Bandon honored those who gave their lives in service to our country with a short but moving ceremony Monday.
On Memorial Day, members of the Bandon Veterans Honor Guard and the Patriot Riders led a parade of vehicles around the city, almost all flying American flags.
The parade ended at the veterans memorial in city park, where the honor guard celebrated the men who gave their all with a 21-gun salute in front of a crowd of more than 50 people.
"We're standing on front of our veterans' wall," said Capt. Gary Sands with the honor guard. "But the black one over there, that is the one for people who died in action. Memorial Day is more than just barbecues and parties. It's to remember our fallen soldiers and sailors all over the world."
The black memorial in front of the veterans' wall in Bandon includes the names of 24 people who died in action while serving the United States. Twenty of those died in World War II, two in Korea and two in Vietnam.
On March 8, 1968, PFC Terry Allen Williams became on the 24 when he was killed in action in Vietnam.
According to a posting by the Oregon Vietnam Casualty, Williams grew up on Two Mile Road in Bandon and was the son of Joe and Olive Williams. He had a sister and two brothers and married shortly before enlisting in the Marine Corps. He died at age 21 in Quang Tri, Vietnam and is buried in Bandon.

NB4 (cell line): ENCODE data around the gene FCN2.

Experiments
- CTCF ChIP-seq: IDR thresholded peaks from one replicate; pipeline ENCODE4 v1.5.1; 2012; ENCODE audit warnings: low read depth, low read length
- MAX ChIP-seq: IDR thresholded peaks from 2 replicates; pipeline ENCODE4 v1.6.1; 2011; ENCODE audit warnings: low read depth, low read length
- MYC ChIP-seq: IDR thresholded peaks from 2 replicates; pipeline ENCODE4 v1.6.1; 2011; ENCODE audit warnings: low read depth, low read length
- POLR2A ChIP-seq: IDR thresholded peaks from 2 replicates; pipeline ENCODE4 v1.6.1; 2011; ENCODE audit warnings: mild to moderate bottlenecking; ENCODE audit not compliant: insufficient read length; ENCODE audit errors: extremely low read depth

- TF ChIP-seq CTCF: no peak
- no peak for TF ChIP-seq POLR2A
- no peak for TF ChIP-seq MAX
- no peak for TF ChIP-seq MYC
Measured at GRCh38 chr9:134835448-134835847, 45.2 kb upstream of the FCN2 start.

According to Geneologytrails.com, 30 men from Coos County died in the war in Vietnam. Along with Williams, Terry Lee Sumerlin from Bandon was also killed in action. Ten men from Coos Bay was killed in the war, four from North Bend, four from Coquille, five from Myrtle Point, two from Powers and one from Charleston and Lakeside.
During the ceremony in Bandon, Nan Sands honored those who gave their all by playing Taps.
Sands served in the U.S. Air Force, where she served in logistics writing war plans for a possible war with Russia.
"I decided to serve because I wanted to give back to my country," Sands said. "Memorial Day remembers those who gave their all for service to our country. We can't say thank you to those who died, but we can say thank you to their families and we can remember."
On Monday, that's what the Bandon Veterans Honor Guard, the Patriot Riders and dozens of community members did.